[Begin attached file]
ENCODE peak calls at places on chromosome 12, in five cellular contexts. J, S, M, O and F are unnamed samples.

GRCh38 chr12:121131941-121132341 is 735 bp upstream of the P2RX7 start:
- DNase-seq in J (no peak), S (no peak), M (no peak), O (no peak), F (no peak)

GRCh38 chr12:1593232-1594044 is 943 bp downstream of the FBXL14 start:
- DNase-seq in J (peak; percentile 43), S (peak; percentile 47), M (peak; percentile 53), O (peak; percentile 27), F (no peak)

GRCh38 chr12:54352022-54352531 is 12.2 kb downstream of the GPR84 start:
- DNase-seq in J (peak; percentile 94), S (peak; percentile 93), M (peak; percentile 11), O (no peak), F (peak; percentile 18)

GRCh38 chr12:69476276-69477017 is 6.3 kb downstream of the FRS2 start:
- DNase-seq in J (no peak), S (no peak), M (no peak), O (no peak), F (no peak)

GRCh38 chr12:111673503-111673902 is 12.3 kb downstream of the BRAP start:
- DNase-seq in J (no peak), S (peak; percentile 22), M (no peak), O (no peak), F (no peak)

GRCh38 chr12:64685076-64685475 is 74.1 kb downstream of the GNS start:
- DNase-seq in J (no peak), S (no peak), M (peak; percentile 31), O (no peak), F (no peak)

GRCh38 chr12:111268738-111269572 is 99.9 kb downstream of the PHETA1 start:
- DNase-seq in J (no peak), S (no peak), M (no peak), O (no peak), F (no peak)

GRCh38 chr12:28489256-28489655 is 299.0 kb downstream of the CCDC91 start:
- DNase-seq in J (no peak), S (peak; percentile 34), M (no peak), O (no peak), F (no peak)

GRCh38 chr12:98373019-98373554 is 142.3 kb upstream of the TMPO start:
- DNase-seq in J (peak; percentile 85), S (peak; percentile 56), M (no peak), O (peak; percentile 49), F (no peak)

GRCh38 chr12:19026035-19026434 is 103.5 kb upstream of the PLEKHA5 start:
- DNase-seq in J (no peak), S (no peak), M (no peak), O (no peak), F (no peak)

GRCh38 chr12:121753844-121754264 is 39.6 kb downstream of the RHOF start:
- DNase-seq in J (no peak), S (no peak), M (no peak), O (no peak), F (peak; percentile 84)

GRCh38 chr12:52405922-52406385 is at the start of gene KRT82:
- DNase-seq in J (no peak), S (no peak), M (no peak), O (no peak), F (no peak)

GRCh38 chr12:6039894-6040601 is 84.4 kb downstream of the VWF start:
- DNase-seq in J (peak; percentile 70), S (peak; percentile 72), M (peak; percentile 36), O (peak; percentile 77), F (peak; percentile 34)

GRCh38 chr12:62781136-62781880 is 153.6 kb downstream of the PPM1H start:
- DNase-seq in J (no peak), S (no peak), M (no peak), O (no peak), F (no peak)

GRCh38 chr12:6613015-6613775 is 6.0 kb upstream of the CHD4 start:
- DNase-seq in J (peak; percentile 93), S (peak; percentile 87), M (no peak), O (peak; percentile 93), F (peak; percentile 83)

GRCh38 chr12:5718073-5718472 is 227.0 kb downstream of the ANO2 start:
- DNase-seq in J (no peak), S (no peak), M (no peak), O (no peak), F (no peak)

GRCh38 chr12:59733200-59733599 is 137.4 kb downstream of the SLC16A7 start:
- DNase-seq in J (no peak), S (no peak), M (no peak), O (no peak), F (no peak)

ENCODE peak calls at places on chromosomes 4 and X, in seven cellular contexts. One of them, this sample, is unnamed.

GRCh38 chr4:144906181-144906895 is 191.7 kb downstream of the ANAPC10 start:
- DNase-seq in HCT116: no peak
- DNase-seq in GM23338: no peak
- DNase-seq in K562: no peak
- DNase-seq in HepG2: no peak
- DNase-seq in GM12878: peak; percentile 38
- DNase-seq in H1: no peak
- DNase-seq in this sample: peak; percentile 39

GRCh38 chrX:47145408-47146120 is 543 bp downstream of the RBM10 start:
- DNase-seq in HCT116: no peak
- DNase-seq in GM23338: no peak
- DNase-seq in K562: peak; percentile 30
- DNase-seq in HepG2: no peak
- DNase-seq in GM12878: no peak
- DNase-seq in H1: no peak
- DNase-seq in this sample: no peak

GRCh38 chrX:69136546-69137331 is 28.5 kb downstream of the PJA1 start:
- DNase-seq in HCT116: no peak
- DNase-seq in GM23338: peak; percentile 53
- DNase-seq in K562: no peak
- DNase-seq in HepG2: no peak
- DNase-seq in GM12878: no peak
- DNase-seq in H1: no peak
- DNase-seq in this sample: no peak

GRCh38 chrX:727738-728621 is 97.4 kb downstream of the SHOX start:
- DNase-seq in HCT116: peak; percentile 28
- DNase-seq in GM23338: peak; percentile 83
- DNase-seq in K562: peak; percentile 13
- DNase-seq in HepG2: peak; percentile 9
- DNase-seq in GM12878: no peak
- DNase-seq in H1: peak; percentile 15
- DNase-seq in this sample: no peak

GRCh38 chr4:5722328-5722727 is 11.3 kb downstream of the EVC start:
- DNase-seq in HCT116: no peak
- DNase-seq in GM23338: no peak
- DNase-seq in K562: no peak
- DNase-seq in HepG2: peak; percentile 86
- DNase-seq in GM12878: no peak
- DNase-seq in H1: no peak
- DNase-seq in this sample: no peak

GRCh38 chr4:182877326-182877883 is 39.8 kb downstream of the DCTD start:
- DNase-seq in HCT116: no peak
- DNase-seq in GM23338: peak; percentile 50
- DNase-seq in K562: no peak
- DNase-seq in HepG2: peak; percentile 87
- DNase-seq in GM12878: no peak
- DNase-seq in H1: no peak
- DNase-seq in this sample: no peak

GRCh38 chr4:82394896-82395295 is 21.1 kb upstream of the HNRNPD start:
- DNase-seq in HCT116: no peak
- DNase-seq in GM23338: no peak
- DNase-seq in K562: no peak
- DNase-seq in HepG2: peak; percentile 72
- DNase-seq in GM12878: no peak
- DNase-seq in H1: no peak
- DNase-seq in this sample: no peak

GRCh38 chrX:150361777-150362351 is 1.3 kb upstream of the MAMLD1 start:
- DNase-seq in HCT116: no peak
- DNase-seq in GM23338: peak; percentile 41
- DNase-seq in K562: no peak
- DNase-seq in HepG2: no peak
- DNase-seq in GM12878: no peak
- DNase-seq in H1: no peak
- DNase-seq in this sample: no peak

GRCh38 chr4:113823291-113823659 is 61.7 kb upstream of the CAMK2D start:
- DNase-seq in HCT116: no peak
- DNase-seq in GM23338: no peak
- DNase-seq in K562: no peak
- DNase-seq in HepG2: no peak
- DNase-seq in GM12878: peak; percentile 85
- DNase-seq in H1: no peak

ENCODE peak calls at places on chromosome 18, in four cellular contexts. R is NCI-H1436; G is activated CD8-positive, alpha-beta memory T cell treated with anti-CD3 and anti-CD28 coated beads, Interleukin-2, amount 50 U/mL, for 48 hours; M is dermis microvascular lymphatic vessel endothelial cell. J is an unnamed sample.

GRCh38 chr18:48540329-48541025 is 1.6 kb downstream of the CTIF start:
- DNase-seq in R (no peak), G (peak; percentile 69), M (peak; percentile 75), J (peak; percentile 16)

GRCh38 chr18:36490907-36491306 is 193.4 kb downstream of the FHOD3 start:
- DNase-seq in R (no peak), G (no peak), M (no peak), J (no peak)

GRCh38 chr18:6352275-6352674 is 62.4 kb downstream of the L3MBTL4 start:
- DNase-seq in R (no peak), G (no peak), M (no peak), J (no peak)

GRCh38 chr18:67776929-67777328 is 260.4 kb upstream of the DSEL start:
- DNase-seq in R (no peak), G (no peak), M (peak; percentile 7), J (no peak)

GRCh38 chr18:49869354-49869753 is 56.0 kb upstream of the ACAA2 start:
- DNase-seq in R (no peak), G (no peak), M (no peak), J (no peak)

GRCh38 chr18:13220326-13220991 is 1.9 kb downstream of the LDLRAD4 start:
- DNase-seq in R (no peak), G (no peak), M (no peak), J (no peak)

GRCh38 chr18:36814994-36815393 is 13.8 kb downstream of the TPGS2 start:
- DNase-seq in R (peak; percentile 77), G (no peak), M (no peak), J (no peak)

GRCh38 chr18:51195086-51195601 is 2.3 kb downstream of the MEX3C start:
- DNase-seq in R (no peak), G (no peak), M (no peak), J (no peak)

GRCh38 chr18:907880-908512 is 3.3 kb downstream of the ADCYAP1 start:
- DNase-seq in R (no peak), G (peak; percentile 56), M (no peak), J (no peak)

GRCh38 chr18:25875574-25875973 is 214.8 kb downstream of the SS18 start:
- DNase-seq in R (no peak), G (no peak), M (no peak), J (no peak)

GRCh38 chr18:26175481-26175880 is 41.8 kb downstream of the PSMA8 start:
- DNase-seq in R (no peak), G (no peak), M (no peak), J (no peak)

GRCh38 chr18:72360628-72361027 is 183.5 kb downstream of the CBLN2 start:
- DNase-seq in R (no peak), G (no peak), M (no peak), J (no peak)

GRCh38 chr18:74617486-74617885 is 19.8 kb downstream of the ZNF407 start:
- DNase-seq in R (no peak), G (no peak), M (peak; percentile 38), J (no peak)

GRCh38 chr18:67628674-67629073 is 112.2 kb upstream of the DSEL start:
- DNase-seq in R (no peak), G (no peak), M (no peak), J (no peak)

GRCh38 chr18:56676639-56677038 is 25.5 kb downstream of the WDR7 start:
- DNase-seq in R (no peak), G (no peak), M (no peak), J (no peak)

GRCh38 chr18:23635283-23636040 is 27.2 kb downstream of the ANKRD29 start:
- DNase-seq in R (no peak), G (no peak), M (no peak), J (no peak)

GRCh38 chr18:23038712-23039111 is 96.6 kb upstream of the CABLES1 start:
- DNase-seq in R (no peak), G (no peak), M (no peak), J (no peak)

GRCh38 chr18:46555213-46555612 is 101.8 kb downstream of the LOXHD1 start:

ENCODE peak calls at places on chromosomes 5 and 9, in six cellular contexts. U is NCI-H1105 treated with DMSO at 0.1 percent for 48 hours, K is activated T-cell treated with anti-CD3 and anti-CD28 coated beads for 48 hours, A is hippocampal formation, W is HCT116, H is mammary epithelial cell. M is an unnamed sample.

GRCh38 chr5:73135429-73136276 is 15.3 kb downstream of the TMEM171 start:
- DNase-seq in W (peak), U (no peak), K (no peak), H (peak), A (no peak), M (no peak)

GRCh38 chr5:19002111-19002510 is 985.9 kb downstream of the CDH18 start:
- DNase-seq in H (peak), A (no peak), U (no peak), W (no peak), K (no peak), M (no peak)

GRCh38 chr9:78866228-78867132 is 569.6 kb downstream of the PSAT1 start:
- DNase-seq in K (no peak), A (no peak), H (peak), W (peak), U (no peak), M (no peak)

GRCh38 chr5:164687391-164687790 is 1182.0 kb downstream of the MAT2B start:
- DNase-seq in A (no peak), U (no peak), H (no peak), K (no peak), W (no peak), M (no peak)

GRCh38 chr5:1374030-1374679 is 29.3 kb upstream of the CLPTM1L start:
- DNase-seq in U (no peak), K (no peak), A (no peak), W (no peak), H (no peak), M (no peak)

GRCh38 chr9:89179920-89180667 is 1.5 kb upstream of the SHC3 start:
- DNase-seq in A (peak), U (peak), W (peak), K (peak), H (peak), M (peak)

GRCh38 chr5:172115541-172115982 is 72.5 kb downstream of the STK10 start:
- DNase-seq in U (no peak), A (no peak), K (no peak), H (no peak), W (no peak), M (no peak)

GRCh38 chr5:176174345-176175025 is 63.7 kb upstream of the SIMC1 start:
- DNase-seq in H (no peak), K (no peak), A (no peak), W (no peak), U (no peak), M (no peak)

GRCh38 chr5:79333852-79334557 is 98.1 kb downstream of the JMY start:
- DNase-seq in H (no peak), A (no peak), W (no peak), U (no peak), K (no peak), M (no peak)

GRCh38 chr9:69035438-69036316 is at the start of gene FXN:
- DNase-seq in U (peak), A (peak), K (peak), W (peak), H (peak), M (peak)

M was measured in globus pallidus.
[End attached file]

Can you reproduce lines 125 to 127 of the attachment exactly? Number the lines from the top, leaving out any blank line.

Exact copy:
GRCh38 chr18:907880-908512 is 3.3 kb downstream of the ADCYAP1 start:
- DNase-seq in R (no peak), G (peak; percentile 56), M (no peak), J (no peak)

GRCh38 chr18:25875574-25875973 is 214.8 kb downstream of the SS18 start: